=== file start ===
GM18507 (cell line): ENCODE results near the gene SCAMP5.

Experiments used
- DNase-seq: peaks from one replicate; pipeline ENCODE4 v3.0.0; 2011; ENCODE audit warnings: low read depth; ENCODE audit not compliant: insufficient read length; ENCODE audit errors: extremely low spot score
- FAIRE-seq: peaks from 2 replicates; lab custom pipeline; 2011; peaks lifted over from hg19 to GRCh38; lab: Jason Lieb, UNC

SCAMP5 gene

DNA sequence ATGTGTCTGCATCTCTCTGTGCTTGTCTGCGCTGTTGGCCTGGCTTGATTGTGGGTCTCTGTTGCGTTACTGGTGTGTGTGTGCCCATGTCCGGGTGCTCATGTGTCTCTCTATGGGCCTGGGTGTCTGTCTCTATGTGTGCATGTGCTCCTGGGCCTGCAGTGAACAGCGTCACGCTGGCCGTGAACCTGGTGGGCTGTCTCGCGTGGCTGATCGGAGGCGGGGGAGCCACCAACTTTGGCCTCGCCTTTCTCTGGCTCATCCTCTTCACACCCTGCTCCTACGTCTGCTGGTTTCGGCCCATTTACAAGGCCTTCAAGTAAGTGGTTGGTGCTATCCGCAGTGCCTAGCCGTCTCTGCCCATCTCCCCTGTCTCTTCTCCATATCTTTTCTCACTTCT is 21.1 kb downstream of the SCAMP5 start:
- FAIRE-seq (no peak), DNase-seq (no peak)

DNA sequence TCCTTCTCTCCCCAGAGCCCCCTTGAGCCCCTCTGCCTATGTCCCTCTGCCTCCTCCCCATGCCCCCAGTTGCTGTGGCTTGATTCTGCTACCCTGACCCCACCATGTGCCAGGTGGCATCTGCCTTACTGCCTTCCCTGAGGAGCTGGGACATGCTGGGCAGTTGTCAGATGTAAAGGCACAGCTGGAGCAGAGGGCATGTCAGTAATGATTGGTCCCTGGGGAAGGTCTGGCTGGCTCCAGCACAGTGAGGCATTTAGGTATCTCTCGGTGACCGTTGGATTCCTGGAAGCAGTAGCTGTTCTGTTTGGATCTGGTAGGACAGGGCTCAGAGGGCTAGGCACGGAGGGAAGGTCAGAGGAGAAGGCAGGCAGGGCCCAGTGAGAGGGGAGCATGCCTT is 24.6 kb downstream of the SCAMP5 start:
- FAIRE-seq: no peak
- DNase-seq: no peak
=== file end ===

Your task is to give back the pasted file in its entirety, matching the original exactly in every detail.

GM18507 (cell line): ENCODE results near the gene SCAMP5.

Experiments used
- DNase-seq: peaks from one replicate; pipeline ENCODE4 v3.0.0; 2011; ENCODE audit warnings: low read depth; ENCODE audit not compliant: insufficient read length; ENCODE audit errors: extremely low spot score
- FAIRE-seq: peaks from 2 replicates; lab custom pipeline; 2011; peaks lifted over from hg19 to GRCh38; lab: Jason Lieb, UNC

SCAMP5 gene

DNA sequence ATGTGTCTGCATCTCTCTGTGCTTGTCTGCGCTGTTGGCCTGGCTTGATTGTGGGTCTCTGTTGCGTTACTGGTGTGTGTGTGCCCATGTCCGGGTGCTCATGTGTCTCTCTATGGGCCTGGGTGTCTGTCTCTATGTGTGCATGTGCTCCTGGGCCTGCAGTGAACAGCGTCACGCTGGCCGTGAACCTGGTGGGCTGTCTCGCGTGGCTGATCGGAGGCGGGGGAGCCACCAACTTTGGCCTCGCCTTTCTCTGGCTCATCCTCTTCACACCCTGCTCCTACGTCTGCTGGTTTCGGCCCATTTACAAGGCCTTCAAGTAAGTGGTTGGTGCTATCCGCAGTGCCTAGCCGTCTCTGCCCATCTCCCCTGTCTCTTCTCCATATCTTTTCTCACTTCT is 21.1 kb downstream of the SCAMP5 start:
- FAIRE-seq (no peak), DNase-seq (no peak)

DNA sequence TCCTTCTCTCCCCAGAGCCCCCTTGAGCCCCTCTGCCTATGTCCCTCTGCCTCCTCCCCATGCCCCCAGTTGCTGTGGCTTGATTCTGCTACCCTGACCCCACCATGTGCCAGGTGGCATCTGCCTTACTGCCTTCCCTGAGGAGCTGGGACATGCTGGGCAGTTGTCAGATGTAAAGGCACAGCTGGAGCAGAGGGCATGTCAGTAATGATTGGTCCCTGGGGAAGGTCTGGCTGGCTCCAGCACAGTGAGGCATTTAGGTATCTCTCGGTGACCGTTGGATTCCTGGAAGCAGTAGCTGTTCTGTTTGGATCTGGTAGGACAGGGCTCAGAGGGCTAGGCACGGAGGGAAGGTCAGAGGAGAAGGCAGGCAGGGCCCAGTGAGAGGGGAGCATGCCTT is 24.6 kb downstream of the SCAMP5 start:
- FAIRE-seq: no peak
- DNase-seq: no peak